Timber is becoming more important as a raw material for fuel. However, in which regions can timber be made into fuel and transported to the end user most economically? Scientists from the Swiss Federal Institute for Forest, Snow and Landscape Research (WSL) wanted to find an answer to this question. It is a well known fact that in Switzerland more timber could be used for energy production than is at present the case. A study shows that in some east European countries there exists a potential for synthetic gas production.
Fig. 1 - Production of wood chips in a deciduous
forest. In Switzerland,
as in many east European countries, more timber could be used for the production
of energy and fuel.
Photo: Fritz Frutig (WSL)
Methane gas, which is a relatively high quality source of energy, can be produced out of timber. In energy output and quality this synthetic gas equals natural gas. Large amounts of cheap timber are needed to produce this bio-gas. Low quality forest timber and waste materials from the timber industry therefore come into question as raw materials.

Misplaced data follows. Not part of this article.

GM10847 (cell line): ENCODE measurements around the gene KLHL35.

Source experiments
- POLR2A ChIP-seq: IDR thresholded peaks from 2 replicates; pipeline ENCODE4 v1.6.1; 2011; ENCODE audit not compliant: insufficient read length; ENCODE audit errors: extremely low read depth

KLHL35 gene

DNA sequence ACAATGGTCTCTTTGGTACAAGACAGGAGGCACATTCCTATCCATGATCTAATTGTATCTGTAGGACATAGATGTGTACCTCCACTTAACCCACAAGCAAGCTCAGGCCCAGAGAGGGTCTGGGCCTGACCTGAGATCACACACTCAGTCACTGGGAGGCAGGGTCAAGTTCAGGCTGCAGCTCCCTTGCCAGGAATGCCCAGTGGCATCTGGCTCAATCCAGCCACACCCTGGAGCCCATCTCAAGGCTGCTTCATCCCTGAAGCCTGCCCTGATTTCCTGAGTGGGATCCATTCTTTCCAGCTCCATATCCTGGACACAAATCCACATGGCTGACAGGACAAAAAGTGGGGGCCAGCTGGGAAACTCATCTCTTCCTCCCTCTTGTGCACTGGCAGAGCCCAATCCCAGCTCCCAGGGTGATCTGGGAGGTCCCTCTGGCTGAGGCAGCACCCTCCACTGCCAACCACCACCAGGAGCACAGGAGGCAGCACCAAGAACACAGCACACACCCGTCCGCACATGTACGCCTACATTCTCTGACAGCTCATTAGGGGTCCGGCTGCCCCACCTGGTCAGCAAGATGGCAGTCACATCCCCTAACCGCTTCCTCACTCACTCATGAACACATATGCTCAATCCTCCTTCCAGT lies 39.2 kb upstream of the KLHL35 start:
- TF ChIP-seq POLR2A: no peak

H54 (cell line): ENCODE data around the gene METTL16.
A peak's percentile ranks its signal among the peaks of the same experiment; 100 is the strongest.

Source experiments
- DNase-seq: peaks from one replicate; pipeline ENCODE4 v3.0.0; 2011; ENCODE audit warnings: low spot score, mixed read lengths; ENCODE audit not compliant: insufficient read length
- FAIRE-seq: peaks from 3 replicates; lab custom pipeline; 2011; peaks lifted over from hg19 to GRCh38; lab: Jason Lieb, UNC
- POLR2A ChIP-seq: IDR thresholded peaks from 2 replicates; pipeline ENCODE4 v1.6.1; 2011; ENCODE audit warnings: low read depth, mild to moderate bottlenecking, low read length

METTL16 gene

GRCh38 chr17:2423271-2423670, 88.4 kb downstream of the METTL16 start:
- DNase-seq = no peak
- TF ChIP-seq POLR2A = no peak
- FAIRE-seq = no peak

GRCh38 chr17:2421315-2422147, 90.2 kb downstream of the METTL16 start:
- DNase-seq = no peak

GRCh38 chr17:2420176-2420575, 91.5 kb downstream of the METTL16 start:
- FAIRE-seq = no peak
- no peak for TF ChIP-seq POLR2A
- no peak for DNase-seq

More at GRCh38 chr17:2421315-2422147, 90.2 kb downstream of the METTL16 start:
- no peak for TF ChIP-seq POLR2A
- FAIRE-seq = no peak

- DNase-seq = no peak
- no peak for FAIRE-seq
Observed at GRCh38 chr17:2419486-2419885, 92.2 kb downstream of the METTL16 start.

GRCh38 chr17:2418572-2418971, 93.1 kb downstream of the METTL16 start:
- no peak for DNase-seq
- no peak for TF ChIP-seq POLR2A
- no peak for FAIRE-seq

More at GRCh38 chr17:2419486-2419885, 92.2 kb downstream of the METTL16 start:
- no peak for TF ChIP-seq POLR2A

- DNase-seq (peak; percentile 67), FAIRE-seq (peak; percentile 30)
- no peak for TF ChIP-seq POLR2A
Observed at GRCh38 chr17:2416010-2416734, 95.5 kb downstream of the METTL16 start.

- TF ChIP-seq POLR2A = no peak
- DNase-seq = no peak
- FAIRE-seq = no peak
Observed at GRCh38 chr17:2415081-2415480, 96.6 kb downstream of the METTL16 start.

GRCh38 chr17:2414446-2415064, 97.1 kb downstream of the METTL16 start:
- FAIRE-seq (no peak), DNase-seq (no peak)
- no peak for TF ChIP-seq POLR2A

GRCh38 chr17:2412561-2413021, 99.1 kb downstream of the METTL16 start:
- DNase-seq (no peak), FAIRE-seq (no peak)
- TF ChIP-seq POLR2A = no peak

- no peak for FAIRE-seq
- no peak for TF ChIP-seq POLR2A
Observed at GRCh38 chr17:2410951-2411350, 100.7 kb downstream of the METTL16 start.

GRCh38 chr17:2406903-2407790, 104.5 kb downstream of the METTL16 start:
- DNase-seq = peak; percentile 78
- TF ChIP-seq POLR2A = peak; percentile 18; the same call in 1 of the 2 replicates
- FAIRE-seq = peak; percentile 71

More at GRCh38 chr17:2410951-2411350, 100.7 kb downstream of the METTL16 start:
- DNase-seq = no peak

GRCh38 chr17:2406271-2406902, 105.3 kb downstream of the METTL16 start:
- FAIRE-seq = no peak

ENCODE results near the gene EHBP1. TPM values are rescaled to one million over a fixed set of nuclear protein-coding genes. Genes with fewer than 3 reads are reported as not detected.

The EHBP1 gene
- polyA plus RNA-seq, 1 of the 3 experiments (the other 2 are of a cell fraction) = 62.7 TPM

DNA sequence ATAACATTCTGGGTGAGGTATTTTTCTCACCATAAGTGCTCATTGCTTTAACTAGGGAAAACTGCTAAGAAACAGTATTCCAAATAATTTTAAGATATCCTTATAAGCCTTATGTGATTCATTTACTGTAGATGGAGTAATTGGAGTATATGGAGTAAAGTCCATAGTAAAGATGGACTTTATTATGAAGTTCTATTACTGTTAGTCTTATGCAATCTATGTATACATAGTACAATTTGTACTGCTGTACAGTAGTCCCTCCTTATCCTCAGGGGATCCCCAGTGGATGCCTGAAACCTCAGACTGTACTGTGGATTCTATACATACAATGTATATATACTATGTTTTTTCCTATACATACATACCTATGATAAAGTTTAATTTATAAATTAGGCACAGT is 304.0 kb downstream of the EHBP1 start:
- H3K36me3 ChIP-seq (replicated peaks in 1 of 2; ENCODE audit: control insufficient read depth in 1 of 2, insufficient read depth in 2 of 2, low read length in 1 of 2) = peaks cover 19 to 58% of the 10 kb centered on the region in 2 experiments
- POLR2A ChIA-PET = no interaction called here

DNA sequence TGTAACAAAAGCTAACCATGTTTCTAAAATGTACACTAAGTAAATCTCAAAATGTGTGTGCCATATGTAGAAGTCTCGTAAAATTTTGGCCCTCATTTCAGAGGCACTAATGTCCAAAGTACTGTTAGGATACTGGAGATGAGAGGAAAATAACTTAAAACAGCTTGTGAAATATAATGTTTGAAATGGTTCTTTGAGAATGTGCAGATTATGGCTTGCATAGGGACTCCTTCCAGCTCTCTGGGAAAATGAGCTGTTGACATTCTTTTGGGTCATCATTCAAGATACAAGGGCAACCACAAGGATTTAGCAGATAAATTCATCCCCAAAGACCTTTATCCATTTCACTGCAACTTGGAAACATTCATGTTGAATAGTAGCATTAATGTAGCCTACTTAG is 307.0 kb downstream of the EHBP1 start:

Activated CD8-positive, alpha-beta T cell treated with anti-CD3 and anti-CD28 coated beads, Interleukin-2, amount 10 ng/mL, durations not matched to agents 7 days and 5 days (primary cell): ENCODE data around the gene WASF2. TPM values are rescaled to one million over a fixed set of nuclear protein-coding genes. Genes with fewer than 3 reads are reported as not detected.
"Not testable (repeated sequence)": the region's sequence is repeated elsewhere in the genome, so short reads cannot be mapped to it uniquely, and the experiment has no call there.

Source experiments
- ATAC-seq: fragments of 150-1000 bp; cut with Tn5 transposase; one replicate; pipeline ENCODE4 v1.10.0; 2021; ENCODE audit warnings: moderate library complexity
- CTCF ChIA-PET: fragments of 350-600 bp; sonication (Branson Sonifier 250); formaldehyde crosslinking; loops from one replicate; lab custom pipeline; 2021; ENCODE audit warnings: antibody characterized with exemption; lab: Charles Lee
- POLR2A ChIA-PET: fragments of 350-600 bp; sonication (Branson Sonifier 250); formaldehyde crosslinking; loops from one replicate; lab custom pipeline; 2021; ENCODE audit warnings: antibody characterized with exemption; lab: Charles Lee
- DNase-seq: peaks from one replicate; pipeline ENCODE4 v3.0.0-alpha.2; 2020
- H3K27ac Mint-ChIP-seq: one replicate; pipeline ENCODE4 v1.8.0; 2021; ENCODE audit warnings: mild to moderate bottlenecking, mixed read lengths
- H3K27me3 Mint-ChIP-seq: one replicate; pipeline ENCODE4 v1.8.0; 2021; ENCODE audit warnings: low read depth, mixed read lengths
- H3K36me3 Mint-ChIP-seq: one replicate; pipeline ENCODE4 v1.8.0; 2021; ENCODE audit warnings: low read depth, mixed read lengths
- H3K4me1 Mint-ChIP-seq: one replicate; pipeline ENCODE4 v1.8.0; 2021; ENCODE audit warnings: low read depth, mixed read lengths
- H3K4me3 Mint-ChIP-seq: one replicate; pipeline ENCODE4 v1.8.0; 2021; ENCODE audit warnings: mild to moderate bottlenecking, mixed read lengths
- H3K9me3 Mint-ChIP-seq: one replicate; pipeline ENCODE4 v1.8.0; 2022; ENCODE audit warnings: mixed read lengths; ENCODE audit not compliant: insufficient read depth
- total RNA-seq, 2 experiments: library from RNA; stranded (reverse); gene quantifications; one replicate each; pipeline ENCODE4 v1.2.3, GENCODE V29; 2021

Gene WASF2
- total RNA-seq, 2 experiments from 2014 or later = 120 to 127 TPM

Scientists presumed that there were also large reserves of timber available in Eastern Europe which could be used for energy production. And they knew that good transportation possibilities to western consumers were already in existence thanks to the existing network of gas pipe lines. Their analyses show that the Czech Republic, Latvia, Slovenia and Estonia have an especially large potential for synthetic gas production due to available raw materials, as well as a branch specific, political and economic framework. Concrete plans for implementation by interested investors are however dependent on indispensable regional on site studies.
The basis for industrial methane production from timber was developed by the Paul Scherrer Institute (PSI). In Güssing in Austria a Swiss-Austrian consortium is testing a pilot and demonstration plant for the production of synthetic gas. This will supply the technological basis for the construction of the first industrial 10-20 megawatt (thermal) plant in Switzerland.
The published study was carried out, against the background of a world wide increase in energy requirements, as part of the Novatlantis project ECOGAS. Apart from the WSL and the PSI, the Institute for Energy and Environment (in the area Bio-energy systems) in Leipzig, as well at the University of Technology Dresden (Professorship for Forest and Timber Industry of Eastern Europe) also took part. The study was co-financed by the Velux Foundation.